“Consent Is Sexy” Mantra Well-Meaning But Misguided

Spencer Wharton

Credit: Schuh
Credit: Schuh

(Content warning: This column discusses rape, rape culture and sexual assault.)

“Consent is sexy.”

It was one of the many taglines branded across the “Pink Loves Consent” site, a webpage that appeared to be promoting a new line of Victoria’s Secret underwear. A hoax by Baltimore feminist group Force, it went viral in early December of last year.

“Consent is sexy” is a common mantra among those trying to fight the prevalence of sexual assault. Before freshman Whitties were trained to be “Green Dots,” the “consent is sexy” line was taught at orientation. And all things considered, it’s a well-intentioned, decent campaign, focused appropriately on how not to rape rather than how to prevent being raped. That said, for all the good the campaign represents, its message is focused on the wrong thing. If we’re serious about stopping sexual assault, there are bigger fish to fry than making consent sexy.

The slogan is absolutely right in promoting consent, but unfortunately, it sells it in the wrong way. When you ask for consent, it shouldn’t be because it’s a turn-on. Consent should be about fundamentally recognizing another person’s right to his or her own body, about respecting that person’s dignity and autonomy, and about being able to take a “no.” By making it about what’s “sexy,” the slogan promotes eroticism as a way of determining the worth of an act. Argumentum ad Eros. By this tack, in any sexual circumstance, the most important thing, even more important than consent itself, is that the situation stay steamy. Anything else is only secondary to maintaining the mood.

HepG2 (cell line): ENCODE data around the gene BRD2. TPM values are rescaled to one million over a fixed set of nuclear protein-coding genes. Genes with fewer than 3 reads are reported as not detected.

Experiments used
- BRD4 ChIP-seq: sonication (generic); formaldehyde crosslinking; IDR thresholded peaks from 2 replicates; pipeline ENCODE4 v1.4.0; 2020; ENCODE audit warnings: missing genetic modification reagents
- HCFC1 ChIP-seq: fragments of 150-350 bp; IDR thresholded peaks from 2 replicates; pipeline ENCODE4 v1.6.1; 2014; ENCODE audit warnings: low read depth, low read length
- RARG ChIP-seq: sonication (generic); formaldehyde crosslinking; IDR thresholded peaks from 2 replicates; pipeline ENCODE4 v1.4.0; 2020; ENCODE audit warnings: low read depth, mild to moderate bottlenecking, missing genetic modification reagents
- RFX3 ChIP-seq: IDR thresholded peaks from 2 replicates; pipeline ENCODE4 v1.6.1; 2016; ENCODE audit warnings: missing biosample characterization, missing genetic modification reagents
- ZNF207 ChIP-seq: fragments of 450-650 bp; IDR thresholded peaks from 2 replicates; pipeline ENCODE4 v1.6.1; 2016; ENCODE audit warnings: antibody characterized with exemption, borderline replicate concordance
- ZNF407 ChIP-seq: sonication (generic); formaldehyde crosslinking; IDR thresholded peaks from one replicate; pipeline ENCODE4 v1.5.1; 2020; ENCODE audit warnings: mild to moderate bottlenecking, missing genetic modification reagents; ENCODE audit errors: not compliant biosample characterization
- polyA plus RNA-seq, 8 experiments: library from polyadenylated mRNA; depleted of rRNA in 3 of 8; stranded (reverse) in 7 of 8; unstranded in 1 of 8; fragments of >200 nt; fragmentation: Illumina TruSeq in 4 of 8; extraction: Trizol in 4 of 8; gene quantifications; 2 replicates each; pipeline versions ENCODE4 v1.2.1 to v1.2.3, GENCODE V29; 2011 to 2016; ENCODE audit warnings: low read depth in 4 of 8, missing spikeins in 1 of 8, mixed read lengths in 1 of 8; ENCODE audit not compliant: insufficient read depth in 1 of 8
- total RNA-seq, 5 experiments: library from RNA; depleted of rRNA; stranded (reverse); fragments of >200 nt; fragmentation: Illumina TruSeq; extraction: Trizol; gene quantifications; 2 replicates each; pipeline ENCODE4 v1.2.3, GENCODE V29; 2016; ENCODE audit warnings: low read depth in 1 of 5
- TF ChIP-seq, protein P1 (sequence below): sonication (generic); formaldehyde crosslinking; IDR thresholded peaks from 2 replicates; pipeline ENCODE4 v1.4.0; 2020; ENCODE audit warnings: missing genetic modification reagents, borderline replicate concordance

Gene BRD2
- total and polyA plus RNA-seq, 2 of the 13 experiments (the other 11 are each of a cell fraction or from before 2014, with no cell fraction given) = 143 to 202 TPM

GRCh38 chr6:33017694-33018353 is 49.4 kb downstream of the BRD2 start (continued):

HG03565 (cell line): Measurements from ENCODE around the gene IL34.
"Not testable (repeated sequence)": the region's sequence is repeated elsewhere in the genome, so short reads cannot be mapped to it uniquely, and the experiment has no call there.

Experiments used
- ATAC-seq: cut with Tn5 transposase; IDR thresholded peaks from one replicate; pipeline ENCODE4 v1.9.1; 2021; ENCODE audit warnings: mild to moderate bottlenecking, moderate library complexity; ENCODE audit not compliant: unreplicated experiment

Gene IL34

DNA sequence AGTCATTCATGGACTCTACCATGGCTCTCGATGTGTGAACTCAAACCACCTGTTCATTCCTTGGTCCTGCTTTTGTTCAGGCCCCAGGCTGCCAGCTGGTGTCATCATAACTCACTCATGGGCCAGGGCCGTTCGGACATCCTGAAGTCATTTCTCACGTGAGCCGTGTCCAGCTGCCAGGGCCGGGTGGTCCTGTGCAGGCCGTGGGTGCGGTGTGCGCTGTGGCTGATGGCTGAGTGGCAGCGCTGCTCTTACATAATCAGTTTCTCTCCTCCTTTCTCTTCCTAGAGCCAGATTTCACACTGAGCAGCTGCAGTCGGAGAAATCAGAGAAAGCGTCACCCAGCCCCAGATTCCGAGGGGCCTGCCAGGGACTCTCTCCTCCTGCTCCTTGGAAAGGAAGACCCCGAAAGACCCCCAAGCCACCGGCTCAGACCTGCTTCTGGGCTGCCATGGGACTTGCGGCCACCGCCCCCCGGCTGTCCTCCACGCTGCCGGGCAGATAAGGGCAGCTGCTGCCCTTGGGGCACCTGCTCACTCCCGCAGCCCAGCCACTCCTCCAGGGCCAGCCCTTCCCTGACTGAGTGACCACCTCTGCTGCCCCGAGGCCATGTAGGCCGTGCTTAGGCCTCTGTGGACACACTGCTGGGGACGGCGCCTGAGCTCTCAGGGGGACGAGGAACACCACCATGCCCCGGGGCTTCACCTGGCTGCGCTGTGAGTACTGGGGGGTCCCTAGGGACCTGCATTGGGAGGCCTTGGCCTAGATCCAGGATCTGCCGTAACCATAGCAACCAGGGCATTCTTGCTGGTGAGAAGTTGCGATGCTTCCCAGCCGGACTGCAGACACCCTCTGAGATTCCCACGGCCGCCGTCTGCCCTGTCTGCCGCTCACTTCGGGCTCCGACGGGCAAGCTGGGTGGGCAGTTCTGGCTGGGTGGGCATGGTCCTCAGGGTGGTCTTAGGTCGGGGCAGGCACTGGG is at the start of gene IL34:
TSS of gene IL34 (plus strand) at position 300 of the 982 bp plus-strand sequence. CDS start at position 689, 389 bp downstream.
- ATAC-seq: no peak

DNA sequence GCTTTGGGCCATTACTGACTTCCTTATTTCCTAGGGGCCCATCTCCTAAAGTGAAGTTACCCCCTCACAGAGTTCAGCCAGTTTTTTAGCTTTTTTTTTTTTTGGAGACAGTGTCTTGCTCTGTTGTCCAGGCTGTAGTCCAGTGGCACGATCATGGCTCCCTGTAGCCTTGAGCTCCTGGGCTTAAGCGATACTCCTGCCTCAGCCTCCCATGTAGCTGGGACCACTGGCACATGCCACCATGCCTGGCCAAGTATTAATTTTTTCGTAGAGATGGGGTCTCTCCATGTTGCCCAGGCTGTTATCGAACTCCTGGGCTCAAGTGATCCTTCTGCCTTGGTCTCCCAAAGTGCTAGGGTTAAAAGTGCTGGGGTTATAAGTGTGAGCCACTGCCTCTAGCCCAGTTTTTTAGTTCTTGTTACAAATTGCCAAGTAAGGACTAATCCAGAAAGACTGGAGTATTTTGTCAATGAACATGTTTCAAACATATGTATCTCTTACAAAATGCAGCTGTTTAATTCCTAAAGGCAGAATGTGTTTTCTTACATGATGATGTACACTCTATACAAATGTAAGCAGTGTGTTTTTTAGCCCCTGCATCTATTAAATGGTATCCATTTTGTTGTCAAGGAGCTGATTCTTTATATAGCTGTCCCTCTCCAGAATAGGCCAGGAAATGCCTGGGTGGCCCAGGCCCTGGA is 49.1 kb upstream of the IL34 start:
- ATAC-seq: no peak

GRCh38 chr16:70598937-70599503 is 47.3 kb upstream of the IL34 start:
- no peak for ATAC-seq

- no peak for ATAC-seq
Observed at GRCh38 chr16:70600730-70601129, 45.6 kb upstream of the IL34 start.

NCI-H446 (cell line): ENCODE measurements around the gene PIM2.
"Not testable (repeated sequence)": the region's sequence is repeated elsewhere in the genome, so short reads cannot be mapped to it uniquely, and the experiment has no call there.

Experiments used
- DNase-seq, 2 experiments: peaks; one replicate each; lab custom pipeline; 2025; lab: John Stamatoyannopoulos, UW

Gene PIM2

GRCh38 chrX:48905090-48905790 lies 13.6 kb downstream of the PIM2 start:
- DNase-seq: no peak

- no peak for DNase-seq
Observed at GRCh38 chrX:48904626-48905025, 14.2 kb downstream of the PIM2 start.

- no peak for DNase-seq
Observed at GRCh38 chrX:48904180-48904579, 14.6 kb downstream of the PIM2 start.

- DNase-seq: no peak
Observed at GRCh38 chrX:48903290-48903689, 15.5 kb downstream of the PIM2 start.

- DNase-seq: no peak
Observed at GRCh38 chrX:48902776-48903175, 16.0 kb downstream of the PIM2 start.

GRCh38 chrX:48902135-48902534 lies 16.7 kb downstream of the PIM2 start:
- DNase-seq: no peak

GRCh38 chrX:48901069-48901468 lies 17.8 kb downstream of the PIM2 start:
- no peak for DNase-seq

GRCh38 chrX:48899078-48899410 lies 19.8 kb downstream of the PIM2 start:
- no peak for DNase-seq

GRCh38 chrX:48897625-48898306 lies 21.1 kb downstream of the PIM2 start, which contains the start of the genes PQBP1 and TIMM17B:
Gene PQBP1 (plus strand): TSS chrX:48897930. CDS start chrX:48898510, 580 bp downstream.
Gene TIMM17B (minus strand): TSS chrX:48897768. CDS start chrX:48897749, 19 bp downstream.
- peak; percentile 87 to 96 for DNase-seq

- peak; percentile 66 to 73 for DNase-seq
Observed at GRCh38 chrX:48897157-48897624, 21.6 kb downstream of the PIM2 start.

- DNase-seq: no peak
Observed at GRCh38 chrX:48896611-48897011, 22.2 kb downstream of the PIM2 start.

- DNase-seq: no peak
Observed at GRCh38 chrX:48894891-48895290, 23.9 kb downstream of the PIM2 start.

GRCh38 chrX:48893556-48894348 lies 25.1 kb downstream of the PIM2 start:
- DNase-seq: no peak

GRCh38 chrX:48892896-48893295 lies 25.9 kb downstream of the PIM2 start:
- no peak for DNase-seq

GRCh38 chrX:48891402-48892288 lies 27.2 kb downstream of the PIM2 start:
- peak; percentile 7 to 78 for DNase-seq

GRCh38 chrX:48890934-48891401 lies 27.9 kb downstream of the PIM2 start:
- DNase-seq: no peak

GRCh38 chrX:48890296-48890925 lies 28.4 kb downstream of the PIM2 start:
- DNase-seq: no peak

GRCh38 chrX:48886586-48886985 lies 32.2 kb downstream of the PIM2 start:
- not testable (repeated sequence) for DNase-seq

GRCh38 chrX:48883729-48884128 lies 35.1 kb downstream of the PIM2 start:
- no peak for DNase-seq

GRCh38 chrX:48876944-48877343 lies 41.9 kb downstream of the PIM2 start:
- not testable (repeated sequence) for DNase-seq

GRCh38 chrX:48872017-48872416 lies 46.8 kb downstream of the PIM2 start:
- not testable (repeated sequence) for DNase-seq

“Consent is sexy,” it says. But what if it isn’t? What if you’re nervous and sweaty, you’re so eager that your voice shakes, or you just can’t find a seductive way to ask, “Is it okay if I bite you?” What then? Do you give up on consent if you can’t make it a turn-on? Obviously, no. Obtaining enthusiastic, affirmative consent is crucial anytime you’re in a sexual situation, regardless of how smoothly you can (or can’t) do it. But as long as we fall back on the “consent is sexy” line to fight sexual assault, we’re using “sexy” as a shortcut and avoiding the actual issue.

Rapists don’t rape because consent isn’t sexy enough; they rape because they feel entitled and protected. A rapist believes they are entitled to another person’s body, regardless of that person’s wishes, and that whatever they do, they can get away with it. The recent case in Steubenville, Ohio provides a particularly dramatic example: Two high school football players repeatedly raped an unconscious girl, going so far as to videotape the incident––and while this was happening, not one of the other players nearby stopped them. In the wake of the crime, the community, including the rapists’ football coach, have rallied to defend the two boys. But even in less violent, dramatic incidents, such as date rape, rapists still operate under the assumptions of entitlement and protection. That’s the nature of rape. This problem has nothing to do with how “sexy” consent is.

Teaching the importance of consent should be a natural outcome of teaching other fundamental moral principles. If you teach someone that access to another person’s body is always a privilege, never a right, then it makes sense that they would naturally seek consent in sexual settings. If you teach someone that sex is an experience to be shared rather than an an achievement to be checked off, then it makes sense that they would aim for mutual satisfaction, and never celebrate or encourage nonconsensual sex. If we want to dismantle a culture that makes and harbors rapists, the key isn’t rebranding consent––it’s creating a new moral atmosphere.